One of the most significant developments in Montana historic preservation has been the verified location of “Travelers Rest,” outside of Lolo in Missoula County. Here is where the Lewis and Clark Expedition camped along Lolo Creek in 1805. During my state historic preservation plan work of 1984-1985, we agreed on the general location–the property had been listed in the National Register of Historic Places and designated as a National Historic Landmark for years. In fact, as indicated in the marker above, the Daughters of the American Revolution had also marked the place as early as 1925. But one was convinced that the campsite had been definitely located. Not until archaeology in 2002 had the actual campsite been proven, and by the time I visited Missoula County in 2006 I happened to arrive on the day a celebration for the new Travelers Rest State Park was underway. The park was not yet finished but the Travelers’ Rest Preservation and Heritage Association wanted to host an event during the Lewis and Clark bicentennial period. It was exciting to see the launch of this new, important historic site not only for Missoula County but the state and nation as a whole.
Move forward almost ten years to the completed Travelers Rest State Park. It is one of the best interpreted sites along the entire length of the Lewis and Clark National Historic Trail. It doesn’t have grand monuments–but it does have a walking trail that gives you different vantage points on the camp site. Although not far from U. S. Highway 12, it is quiet, peaceful, and you can imagine what the expedition members thought about this landscape some 200 years ago.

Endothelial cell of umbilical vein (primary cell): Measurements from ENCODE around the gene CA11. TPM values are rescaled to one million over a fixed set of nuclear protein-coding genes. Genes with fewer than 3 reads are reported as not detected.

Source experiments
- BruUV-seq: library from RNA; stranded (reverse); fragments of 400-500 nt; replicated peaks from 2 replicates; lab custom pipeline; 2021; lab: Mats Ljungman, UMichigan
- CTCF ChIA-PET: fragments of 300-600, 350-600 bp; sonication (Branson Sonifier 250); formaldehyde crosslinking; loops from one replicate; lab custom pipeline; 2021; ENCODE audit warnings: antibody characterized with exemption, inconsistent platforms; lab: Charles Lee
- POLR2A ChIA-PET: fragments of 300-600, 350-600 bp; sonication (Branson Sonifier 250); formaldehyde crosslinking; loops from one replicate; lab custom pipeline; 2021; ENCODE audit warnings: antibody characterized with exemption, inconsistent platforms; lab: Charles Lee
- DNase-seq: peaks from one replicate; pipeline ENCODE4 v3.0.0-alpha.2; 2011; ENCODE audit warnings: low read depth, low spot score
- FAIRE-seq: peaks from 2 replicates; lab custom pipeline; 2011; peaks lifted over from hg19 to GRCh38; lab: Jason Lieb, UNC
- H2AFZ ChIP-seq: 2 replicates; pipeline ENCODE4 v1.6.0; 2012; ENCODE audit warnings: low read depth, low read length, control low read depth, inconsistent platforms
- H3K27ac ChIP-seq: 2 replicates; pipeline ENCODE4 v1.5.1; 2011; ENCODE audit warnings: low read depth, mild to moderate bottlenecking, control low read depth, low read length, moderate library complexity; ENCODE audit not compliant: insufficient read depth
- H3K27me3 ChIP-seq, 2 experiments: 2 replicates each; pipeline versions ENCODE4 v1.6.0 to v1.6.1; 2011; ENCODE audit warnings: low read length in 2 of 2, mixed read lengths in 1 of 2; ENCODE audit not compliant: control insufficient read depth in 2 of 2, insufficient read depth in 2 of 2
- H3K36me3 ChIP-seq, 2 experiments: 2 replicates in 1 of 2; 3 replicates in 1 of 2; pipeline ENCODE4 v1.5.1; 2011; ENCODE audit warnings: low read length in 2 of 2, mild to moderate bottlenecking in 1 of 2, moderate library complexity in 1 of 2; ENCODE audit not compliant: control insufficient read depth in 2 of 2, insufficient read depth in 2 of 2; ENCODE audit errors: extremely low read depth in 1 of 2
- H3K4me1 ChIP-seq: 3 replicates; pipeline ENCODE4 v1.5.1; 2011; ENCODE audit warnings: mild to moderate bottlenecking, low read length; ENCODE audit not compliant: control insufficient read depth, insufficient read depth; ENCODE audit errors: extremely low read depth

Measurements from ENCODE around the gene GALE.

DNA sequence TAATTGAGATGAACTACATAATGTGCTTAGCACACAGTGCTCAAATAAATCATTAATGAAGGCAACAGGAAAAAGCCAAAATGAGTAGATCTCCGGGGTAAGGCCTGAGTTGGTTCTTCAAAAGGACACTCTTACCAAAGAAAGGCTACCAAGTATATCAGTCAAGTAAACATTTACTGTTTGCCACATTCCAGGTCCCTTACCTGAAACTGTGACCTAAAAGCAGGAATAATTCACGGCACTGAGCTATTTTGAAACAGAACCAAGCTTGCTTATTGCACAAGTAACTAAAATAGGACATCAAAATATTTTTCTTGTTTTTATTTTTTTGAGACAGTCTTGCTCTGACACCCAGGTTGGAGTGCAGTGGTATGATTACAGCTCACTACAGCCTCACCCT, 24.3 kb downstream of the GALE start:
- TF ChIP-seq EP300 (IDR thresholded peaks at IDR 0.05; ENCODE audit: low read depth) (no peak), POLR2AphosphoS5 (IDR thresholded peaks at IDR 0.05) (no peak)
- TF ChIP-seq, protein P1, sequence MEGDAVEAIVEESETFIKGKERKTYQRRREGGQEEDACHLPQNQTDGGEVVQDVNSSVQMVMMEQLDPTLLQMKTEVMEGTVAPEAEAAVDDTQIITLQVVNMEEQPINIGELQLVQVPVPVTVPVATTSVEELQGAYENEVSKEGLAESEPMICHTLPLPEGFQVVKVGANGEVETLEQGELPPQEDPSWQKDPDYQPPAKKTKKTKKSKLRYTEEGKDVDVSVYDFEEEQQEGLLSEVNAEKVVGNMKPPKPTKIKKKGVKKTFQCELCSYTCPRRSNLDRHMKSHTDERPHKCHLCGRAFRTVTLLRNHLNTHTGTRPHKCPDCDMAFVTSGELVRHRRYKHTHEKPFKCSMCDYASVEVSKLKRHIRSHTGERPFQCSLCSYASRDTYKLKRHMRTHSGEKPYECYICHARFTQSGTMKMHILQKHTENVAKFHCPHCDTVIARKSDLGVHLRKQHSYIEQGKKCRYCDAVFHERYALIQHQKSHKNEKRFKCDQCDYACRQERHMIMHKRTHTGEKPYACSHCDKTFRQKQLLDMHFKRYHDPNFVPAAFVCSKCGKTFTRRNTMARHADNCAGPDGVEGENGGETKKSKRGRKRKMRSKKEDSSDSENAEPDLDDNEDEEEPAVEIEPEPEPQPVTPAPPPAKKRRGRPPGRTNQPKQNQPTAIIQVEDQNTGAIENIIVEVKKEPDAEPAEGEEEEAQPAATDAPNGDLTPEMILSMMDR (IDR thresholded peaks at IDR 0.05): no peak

The interpretive markers do not overwhelm the site. But by text and illustration, along with use of primary documents, the markers tell an inclusive story, one that draws you into the landscape by reminding you that generations of Salish, Pend d’Oreille and Nez Perce people used these resources long before Lewis and Clark arrived in the fall 1805.
Since I last visited in 2012 efforts have been underway to secure additional acres and to preserve a buffer around the property since growth and highway expansion between Missoula and Stevensville has engulfed Lolo. The park now has 51 acres and represents quite an achievement by the non-profit Travelers Rest Preservation and Heritage Association, local government, and Montana State Parks.